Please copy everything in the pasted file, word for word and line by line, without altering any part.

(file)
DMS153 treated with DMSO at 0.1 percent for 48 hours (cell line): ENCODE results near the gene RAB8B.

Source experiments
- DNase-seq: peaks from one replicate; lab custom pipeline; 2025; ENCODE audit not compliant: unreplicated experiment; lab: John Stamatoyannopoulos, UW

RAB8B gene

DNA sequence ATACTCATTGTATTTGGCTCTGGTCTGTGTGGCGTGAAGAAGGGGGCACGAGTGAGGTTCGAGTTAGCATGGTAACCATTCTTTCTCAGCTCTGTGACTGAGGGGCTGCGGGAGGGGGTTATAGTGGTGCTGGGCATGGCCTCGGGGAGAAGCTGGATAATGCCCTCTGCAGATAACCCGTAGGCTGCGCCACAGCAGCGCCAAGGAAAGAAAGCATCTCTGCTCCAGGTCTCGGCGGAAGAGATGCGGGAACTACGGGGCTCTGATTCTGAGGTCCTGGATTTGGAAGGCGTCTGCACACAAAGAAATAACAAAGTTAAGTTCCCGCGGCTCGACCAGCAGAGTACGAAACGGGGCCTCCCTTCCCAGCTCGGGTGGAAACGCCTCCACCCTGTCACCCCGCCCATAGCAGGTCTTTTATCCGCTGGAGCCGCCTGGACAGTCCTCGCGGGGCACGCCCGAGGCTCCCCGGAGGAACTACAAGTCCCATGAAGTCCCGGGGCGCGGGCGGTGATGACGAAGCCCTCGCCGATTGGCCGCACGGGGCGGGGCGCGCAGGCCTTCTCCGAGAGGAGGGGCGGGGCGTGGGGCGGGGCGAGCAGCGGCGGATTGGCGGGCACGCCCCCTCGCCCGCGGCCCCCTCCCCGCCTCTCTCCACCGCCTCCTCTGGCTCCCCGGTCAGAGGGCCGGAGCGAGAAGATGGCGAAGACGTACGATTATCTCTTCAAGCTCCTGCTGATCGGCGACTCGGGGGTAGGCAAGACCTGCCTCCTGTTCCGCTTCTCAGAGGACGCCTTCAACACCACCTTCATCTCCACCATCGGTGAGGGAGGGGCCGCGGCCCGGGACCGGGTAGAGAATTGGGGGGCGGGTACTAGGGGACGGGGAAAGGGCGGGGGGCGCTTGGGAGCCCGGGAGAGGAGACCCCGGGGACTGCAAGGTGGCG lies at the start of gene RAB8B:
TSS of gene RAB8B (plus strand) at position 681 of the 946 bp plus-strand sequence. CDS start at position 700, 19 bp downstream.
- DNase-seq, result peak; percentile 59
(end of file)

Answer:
DMS153 treated with DMSO at 0.1 percent for 48 hours (cell line): ENCODE results near the gene RAB8B.

Source experiments
- DNase-seq: peaks from one replicate; lab custom pipeline; 2025; ENCODE audit not compliant: unreplicated experiment; lab: John Stamatoyannopoulos, UW

RAB8B gene

DNA sequence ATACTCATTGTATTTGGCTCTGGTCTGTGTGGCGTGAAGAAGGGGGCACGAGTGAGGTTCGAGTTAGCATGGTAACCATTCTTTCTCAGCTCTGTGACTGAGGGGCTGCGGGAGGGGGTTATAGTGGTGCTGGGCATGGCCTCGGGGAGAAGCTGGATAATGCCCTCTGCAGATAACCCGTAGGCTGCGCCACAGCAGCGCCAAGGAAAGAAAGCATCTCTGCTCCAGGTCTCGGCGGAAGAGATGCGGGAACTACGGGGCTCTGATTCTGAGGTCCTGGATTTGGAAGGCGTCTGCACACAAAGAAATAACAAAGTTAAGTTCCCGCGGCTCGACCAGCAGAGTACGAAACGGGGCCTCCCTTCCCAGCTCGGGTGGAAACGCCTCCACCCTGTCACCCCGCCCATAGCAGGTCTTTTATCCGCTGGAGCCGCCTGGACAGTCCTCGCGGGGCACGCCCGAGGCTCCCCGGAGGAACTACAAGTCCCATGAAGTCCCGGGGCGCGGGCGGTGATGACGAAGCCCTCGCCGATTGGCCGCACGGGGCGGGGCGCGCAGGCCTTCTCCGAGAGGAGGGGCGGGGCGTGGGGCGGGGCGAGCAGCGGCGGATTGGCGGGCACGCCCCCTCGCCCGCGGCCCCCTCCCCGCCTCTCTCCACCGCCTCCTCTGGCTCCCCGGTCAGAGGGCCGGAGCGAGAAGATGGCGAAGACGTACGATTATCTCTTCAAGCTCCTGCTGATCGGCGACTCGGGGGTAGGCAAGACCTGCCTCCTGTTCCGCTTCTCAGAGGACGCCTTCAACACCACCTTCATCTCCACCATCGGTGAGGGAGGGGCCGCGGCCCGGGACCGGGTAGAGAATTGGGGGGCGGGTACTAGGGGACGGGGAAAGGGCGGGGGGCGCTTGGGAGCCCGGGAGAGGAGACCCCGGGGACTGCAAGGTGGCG lies at the start of gene RAB8B:
TSS of gene RAB8B (plus strand) at position 681 of the 946 bp plus-strand sequence. CDS start at position 700, 19 bp downstream.
- DNase-seq, result peak; percentile 59